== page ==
By Dana Milbank
Tuesday, October 14, 2008
PHILADELPHIA, Oct. 13 The Hillary voter has come home.
It wasn't primarily the work of Hillary Clinton, though by her count she has made more than 50 public appearances for Barack Obama. Nor was it the work of Obama, who has kept Clinton and her advisers at arm's length. No, the one who put the Hillary Clinton voters in Obama's column was John McCain -- with his choice of a running mate.
"Palin -- God forbid! Where did they find her?" Evelyn Fruman exclaimed Monday before a Clinton speech at a Jewish community center here.
"God forbid!" Gail Silverberg chimed in. "Hockey moms and lipstick on a pig and six-packs? I don't want that stuff."
Nearby, Rina Jampolsky was wearing a "Hillary Sent Me" button next to a pin saying "Barack Obama" in Hebrew. "I thought I wouldn't vote at all when Hillary left the race," she said. "But as soon as McCain selected Sarah Palin, my decision was made."
They were the quintessential Hillary supporters waiting for their heroine at the hall in northeast Philly: virtually all white, mostly women, and mostly old. Of the minority who weren't Jewish, most were Catholic. In the local state Senate district, primary voters went for Clinton over Obama by 3 to 1.
But something has happened in recent weeks among the Clinton faithful. Fear of the right-wing Palin, coupled with the economic collapse, has caused them to quietly swallow their Obama misgivings. "It's amazing," said Brendan Doyle, who has been knocking on doors here for the Democratic candidate for state Senate. "The last four weeks I've seen a big turn."
The new Washington Post-ABC News poll finds the same thing. Fully 81 percent of Democrats and like-minded independents who favored Clinton said they now back Obama. If Obama gets the 90 percent of Democrats who tell the pollsters they support him, he will do better than any other Democratic candidate in nearly 40 years.
Of course, there are still some tender feelings -- most publicly those of Pennsylvania Gov. Ed Rendell, who gave a most unusual introduction to Clinton at her rally for Obama on Monday in Horsham, near Philadelphia.
"The proudest accomplishment I'll look back on is the seven-week campaign we ran for Hillary Clinton in Pennsylvania," Rendell said. About half of the several hundred people at the outdoor rally applauded.
"I have never seen a seven-week campaign catch fire the way that campaign did," Rendell went on. A smaller number of people clapped.
"It was wonderful to see people who would tell me, 'I'm never voting for Hillary Clinton,' by the end of that seven weeks were avid Hillary Clinton supporters," Rendell continued. This time nobody applauded.
Rendell was not quite done. "In Washington, D.C., if we lose all of our supporters, all the people who look out for us, there will be one man left standing," he said, "but that man will be a woman, Hillary Rodham Clinton."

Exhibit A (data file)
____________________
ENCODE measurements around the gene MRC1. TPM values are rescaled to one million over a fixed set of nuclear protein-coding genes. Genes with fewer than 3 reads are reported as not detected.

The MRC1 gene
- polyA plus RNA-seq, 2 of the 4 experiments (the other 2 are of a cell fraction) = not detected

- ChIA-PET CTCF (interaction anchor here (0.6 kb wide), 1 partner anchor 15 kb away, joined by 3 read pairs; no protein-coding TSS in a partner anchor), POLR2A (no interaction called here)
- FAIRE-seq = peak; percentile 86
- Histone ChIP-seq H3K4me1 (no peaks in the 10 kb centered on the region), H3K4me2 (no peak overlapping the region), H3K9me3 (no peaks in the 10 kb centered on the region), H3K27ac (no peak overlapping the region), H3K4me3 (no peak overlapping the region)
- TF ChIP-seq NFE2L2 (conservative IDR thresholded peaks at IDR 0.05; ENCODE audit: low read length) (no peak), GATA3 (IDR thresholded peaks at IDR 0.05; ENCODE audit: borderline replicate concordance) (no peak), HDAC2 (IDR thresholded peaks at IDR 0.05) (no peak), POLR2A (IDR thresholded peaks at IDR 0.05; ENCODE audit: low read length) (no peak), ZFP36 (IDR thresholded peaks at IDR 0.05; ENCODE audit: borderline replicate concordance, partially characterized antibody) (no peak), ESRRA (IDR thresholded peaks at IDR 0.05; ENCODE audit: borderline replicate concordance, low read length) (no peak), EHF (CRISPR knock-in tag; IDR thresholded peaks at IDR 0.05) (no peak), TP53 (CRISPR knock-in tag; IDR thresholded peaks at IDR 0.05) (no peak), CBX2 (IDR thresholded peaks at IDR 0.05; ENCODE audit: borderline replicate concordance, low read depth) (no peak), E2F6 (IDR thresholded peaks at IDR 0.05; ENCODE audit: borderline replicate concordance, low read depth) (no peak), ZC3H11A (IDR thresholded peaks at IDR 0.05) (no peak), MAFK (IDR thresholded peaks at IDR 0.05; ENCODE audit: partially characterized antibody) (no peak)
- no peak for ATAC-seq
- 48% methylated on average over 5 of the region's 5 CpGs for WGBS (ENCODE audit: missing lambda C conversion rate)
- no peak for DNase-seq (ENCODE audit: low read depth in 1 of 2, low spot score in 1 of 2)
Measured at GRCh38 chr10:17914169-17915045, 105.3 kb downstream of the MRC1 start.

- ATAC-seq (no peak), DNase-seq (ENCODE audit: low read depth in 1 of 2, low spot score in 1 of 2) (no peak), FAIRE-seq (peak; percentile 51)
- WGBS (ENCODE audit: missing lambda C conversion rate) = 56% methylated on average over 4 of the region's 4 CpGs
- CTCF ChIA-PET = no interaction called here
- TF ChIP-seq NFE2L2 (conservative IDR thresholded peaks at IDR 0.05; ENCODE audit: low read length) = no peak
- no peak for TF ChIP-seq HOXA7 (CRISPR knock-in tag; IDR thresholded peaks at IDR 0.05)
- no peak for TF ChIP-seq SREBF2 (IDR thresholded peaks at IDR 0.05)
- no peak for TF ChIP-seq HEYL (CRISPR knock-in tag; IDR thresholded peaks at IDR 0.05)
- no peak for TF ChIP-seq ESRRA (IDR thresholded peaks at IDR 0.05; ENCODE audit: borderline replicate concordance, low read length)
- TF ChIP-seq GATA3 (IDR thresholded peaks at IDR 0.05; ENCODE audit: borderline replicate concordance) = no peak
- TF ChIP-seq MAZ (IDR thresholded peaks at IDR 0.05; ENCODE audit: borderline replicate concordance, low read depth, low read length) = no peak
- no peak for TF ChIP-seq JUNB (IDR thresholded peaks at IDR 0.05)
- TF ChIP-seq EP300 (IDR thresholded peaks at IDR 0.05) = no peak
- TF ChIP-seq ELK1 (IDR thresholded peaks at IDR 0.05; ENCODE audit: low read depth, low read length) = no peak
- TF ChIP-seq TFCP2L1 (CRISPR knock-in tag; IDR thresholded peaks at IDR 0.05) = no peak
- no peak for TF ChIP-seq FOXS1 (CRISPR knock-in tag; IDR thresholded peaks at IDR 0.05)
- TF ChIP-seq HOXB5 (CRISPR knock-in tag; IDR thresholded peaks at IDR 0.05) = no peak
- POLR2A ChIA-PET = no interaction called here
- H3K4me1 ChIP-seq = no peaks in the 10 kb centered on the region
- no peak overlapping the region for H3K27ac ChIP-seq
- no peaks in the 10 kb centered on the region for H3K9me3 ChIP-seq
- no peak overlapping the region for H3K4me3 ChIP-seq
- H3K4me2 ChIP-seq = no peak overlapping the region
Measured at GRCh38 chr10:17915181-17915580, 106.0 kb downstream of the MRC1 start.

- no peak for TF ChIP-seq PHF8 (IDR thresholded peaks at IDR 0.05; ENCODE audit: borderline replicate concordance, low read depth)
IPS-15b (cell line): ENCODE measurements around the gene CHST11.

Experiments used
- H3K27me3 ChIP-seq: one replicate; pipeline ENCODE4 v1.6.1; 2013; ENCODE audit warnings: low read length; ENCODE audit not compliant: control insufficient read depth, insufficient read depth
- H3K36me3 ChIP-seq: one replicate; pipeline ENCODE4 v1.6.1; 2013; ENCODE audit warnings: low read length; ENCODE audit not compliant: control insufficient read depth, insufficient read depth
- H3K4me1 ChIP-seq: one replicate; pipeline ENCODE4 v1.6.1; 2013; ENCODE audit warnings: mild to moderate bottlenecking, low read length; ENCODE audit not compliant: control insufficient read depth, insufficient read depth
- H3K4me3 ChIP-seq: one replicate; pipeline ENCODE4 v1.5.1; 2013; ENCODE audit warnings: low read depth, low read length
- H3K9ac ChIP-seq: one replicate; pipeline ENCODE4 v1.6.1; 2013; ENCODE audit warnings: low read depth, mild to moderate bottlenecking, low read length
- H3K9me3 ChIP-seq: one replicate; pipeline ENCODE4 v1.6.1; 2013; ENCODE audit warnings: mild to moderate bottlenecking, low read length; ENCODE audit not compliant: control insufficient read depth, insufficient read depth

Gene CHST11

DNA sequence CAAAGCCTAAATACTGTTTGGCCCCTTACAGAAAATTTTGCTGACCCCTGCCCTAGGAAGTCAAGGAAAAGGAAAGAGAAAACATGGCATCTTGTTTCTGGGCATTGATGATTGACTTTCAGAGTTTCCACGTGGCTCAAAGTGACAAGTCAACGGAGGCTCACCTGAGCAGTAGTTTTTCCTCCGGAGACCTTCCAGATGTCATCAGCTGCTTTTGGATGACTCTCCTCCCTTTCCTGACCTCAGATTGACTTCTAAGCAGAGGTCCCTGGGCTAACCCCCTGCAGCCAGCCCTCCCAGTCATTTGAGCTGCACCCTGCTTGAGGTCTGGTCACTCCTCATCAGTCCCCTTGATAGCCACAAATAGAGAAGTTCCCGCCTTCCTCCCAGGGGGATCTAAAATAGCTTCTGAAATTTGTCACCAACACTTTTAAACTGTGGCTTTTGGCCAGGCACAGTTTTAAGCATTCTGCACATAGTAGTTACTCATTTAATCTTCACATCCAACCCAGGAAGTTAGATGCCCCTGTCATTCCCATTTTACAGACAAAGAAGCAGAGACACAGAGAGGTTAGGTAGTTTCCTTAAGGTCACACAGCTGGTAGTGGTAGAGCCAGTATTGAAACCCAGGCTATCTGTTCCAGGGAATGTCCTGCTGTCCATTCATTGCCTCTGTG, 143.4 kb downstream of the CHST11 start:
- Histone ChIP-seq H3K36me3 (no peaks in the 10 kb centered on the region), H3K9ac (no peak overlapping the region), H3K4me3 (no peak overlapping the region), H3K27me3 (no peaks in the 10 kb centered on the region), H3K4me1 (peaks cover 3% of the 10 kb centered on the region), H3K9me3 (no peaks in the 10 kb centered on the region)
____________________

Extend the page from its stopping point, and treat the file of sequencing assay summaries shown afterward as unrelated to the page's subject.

Clinton tried to take over the microphone, uttering a "Whoa!" to admire the crowd -- but Rendell reclaimed the floor. "One last time!" he shouted, leading the crowd in a chant of "Hillary! Hillary!"
And this would be an Obama rally?
The sentiment was much the same in Scranton on Sunday, when Bill and Hillary Clinton joined Joe Biden and his wife at an Obama rally. Bill Clinton got nearly two-thirds of the way through his speech before speaking the words "Barack Obama," and he mentioned his wife more often than the presidential nominee.
"I expect to spend the rest of my natural life trying to show people how grateful I am [to those] who supported Hillary in her long quest this last year," the former president said. "I knew 37 years ago when I first met her that I'd never met anybody like her before and I might not ever meet anybody like her again."
Hillary Clinton, up next, had a modest proposal: "Go out and make the case, because Barack and Joe are not asking you to marry them. They are asking you to vote for them -- and vote for yourselves."
In truth, Clinton has been a loyal soldier for Obama on the stump -- no small matter for a woman who, if Obama prevails, will have her own presidential ambitions postponed for eight years, if not indefinitely.
Though she offers little in the way of a personal endorsement of Obama, she combines a cerebral defense of Obama with a visceral denunciation of McCain.
The closest she got to personal praise was describing Biden and Obama as "two leaders with the intelligence and the determination and the good ideas and the savvy to get the job done."
But she, and the crowd, were far more passionate in denunciation of McCain and President Bush. "We are in a financial crisis born and bred by the failed Republican policies of George Bush and John McCain," she told the retirees in Philadelphia. The very mention of Palin's name caused the crowd to erupt in boos and hisses.
It was a long way to come for Clinton, who during the primary denounced Obama with a refrain of "That's not change" and once said that his experience was nothing more than "a speech he gave in 2002."
Memories of that campaign were still fresh in the minds of those supporters who spoke before her, including the local congresswoman, Allyson Schwartz ("Boy, we did a good job for her!"), and the mayor of Philadelphia, Michael Nutter ("We still support her and we still love her").
The crowd in Horsham was stirred to a nostalgic chant of "Hillary!" and the former candidate responded. "I know that there are many of you in this crowd who supported me, and I will be forever grateful," she said.
"We love you!" somebody called out.
"I love you, too," Clinton said, but she then returned to the business at hand. "There is only one choice," she said. "Barack Obama and Joe Biden will fight for you."